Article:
“Recently I read a description of how one of my favorite writers began a book, and she described it as getting a scene in your head very strongly — any scene, from any point in an overall story, and then just sinking into that scene and imagining each character in it, what they were like, what they wanted, what had led them there to the scene, what had made them the way they were, and so on, until the rest of the story just sort of unfolded.”
“In a way it sounds like just letting your subconscious write your books, which sounded quite scary, and maybe wouldn’t get you to a thing in the end that was a book. Does that make any sense to you as a method of starting/first drafting?”
There are many roads to Oz. Which is the short way of saying, “There are many ways writers conceive of stories and many ways they build them and no way is right or wrong; you have to find your own path.” Grasshopper.
It comes down to the way you order reality, the way you approach life, because when we construct stories, we’re doing consciously what we do subconsciously all day. That is, we’re bombarded with images, sounds, people, problems, and we automatically select what’s important to us and shut other things out. With those selections, we construct a logical reality out of the illogical chaos that is the world around us. But the way we make our choices is reflective of our personalities and world views. So when we sit down to make up worlds, we use the tools we’ve been using all our lives to construct the realities we live in.
I used to write with this guy named Bob. He grew up in the Bronx and was a retired Green Beret, and if I had to choose two words to describe Bob they would be “orderly” and “aware.” Bob always knew where everybody in the room was. He always knew where he was going next and how to get there, and had a schedule to make sure he got there on time. And he automatically had a plan for contingencies; he planned ahead without thinking “I should plan ahead.” It was just the way he saw the world, and he watched the world all the time.
I grew up in a very small town in Ohio and I am a retired English teacher. If I had to choose two words to describe me, they would be “impulse” and “instinct.” I routinely forget things I need, like my glasses, my phone, my inhaler. If I absolutely have to be some place at a certain time, I obsess over it and it makes me very unhappy because I have to pay attention all the time. My idea of perfection is nothing on my schedule and my way of handling surprises is to wing it, and I miss most of what’s happening around me because I’m always daydreaming.
So of course we decided to collaborate. And the first collision of our partnership, one of many, was when we discovered that we were completely different in our approach to starting a story.
Bob thought everything through until he had the Big Picture of the book, broke his plot out on a spreadsheet to keep track of the details, started writing at the beginning and kept going until he got to the end. Very efficient.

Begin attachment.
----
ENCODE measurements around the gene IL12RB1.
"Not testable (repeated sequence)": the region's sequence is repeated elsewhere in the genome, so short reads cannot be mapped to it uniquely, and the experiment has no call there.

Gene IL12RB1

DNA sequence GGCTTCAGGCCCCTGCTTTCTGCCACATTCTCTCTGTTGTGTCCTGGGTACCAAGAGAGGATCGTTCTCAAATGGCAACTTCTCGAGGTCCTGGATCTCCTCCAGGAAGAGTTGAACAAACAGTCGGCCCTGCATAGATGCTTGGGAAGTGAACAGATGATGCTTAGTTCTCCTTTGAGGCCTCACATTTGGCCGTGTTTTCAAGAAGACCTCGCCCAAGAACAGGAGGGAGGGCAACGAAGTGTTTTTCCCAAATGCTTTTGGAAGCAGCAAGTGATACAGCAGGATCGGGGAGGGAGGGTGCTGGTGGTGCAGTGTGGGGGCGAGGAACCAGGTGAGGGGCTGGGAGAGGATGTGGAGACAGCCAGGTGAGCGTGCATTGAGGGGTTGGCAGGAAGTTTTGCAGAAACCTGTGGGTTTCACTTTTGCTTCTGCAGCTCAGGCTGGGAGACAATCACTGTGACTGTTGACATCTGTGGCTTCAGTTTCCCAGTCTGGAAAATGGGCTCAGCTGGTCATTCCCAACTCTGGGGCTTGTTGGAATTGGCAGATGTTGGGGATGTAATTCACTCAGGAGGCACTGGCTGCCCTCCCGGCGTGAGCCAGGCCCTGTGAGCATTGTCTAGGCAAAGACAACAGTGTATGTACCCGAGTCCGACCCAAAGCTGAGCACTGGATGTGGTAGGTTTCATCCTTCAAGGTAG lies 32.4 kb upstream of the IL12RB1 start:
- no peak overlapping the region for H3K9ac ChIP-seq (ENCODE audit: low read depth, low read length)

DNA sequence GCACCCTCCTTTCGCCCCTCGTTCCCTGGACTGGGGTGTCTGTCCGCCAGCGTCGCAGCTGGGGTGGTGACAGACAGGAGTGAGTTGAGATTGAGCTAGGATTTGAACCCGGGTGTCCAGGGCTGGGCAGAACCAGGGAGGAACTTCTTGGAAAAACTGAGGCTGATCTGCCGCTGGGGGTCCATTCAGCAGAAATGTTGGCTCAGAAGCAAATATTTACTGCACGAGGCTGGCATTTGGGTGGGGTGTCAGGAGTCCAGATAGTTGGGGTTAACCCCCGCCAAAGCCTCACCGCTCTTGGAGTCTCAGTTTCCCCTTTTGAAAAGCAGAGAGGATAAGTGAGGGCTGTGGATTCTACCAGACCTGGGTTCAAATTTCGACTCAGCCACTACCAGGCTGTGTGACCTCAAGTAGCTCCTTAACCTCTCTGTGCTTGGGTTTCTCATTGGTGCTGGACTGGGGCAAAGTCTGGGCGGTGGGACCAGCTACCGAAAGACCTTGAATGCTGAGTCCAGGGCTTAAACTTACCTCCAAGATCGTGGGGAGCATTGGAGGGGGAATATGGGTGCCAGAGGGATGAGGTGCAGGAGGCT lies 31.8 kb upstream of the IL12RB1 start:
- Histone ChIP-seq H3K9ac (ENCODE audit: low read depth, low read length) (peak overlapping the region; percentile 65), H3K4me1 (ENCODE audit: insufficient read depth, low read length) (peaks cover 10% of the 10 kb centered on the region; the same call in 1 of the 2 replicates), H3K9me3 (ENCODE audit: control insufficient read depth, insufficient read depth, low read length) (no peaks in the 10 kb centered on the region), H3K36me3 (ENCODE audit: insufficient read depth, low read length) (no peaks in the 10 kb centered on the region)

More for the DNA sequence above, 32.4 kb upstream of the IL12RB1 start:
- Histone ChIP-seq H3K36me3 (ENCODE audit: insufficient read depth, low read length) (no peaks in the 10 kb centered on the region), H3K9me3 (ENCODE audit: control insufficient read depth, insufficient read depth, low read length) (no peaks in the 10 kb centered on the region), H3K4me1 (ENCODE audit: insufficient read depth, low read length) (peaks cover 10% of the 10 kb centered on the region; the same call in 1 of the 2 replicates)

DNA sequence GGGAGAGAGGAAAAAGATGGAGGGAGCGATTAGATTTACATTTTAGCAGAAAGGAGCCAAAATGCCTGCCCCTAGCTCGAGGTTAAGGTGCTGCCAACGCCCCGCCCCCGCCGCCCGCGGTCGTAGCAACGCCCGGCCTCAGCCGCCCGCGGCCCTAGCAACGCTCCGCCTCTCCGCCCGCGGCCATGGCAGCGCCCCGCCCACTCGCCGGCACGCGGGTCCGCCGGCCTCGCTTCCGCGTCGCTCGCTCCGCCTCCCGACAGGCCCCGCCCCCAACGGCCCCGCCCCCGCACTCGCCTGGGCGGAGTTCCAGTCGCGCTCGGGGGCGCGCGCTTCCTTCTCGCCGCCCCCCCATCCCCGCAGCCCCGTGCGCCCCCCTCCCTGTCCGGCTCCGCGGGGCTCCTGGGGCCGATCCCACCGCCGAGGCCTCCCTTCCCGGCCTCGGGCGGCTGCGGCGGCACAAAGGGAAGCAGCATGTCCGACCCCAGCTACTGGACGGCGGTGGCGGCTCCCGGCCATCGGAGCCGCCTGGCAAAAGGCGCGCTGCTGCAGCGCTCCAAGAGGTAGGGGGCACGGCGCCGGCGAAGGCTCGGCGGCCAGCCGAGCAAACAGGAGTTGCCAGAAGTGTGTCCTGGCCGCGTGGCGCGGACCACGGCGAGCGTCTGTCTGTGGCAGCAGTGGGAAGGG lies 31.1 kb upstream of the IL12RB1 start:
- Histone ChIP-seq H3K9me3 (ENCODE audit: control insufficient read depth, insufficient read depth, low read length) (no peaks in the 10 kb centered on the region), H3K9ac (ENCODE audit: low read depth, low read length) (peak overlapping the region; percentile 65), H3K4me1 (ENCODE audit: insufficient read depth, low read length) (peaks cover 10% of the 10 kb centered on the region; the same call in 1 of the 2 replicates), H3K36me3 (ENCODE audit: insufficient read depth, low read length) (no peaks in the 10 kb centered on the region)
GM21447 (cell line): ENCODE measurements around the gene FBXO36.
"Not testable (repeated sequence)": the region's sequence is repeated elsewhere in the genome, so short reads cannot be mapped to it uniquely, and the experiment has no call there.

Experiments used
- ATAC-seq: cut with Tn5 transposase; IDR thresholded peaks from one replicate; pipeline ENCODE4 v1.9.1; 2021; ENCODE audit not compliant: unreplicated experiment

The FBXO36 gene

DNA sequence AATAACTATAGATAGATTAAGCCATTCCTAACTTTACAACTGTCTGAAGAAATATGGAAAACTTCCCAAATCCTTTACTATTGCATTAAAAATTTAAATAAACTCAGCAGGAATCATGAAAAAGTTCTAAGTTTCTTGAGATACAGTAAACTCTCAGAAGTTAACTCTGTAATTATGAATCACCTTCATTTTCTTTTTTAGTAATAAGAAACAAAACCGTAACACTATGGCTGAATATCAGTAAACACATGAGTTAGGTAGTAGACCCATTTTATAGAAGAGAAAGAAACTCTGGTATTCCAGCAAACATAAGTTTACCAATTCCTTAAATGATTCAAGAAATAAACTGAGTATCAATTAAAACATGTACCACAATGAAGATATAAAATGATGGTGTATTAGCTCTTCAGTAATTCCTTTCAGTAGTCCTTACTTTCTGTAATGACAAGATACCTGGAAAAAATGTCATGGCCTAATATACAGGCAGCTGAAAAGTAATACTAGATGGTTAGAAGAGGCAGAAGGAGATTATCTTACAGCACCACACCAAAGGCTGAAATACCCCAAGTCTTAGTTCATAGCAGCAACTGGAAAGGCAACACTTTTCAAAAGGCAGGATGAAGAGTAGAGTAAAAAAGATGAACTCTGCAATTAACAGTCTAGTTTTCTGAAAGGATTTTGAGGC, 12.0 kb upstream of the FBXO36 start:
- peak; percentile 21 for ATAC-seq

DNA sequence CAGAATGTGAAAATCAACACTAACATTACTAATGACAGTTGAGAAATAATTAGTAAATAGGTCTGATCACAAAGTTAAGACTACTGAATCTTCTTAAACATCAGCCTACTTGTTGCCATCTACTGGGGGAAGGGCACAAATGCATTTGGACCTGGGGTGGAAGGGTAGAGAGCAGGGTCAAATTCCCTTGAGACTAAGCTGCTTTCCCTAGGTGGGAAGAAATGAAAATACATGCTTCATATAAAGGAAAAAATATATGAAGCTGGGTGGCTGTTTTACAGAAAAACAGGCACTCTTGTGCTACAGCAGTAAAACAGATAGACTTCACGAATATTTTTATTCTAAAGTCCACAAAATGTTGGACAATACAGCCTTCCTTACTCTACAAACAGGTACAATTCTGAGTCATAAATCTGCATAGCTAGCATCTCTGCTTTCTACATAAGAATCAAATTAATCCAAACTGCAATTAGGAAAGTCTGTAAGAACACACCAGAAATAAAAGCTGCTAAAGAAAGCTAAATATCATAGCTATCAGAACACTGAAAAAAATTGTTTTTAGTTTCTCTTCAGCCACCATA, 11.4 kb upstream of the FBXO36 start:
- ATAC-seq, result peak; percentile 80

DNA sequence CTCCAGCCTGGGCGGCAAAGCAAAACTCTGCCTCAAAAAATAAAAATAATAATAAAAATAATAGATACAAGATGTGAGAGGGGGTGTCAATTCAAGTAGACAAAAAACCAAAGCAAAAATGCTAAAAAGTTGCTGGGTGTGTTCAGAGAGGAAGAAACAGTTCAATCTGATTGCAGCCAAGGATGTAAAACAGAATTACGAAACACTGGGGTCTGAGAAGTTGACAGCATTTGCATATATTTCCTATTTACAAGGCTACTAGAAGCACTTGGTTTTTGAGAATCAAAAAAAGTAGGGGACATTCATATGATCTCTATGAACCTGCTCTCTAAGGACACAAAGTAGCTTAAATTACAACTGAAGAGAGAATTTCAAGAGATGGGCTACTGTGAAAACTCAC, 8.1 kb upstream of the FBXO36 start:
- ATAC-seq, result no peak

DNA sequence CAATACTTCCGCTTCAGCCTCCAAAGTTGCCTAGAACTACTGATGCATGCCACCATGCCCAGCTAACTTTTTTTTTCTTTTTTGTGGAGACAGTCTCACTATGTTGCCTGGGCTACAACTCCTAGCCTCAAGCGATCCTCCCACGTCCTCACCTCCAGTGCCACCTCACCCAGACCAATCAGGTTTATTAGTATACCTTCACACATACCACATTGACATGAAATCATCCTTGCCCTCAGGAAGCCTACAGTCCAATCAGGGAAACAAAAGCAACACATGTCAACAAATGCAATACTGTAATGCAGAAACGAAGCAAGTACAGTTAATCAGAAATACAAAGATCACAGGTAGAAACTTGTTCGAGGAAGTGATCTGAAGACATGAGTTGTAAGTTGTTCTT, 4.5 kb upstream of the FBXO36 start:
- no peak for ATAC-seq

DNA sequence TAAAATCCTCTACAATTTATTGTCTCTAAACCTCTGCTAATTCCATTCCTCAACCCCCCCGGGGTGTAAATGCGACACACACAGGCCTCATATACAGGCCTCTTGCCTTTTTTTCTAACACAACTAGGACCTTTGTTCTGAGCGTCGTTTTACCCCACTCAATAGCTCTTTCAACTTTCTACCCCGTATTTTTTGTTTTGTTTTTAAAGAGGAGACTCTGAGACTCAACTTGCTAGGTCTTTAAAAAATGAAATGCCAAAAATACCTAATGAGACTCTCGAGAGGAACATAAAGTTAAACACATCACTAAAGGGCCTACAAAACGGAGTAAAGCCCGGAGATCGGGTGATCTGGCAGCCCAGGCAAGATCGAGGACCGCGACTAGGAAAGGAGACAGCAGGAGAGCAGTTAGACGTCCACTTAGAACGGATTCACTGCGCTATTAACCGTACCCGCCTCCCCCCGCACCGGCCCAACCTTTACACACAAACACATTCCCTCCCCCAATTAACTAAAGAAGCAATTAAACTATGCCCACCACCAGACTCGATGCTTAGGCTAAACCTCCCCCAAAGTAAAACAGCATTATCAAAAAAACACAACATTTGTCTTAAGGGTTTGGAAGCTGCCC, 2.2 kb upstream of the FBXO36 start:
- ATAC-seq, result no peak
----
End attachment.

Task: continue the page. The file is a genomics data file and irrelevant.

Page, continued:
I started writing in the middle of the book as soon as I heard my characters’ voices. I made collages out of the details I didn’t have to keep track of them because I am fabulous with detail, but I had to put them together so I could see them merged into one Big Picture, which I am lousy at. I wrote the scenes as they came to me, completely out of order and when I had many thousand words, I put them in chronological order to see what kind of story I was writing. Then I rewrote. And rewrote. And rewrote, trying to find the story by instinct.
Bob could finish two, maybe three books in the time it took me to write one because he was focused and organized. But I couldn’t write the way he did, organization makes me unhappy, so instead of him making me more organized, I slowed him down. Bob also has the patience of a saint, so that worked out all right, but it did cement for me the one solid truth I know about writing: You have to do it your way. So possibly the most important thing you discover as you start out as a writer is finding out what your way is.
And then, for God’s sake, embrace it. Don’t second guess it. Don’t wish you could write faster or write any way other than the way you write. The way you write is your gift, don’t try to exchange it for somebody else’s.
So that writer who followed her characters into the story, the one you said sounded like letting your subconscious write the story? That’s her gift. If the idea of that makes you uncomfortable, your gift is different but just as good. Maybe you’re a Bob and need to think your stories through first. Maybe you like outlining or mapping. Maybe you need to start at the beginning. All that matters is that you write it your way. (Get out of here, Frank, we do not need a theme song.)
As for your last question–“Does that make any sense to you as a method of starting/first drafting?”–yes, that’s exactly the way I start my first drafts. But the way I do it is irrelevant. How do you do it?
No, seriously, Argh People who are writers, how do you start your books? Keeping in mind that there are no wrong answers, I’m assuming there’ll be a variety of approaches in here, but even if there isn’t, even if everybody else agrees, you still have to do it your way.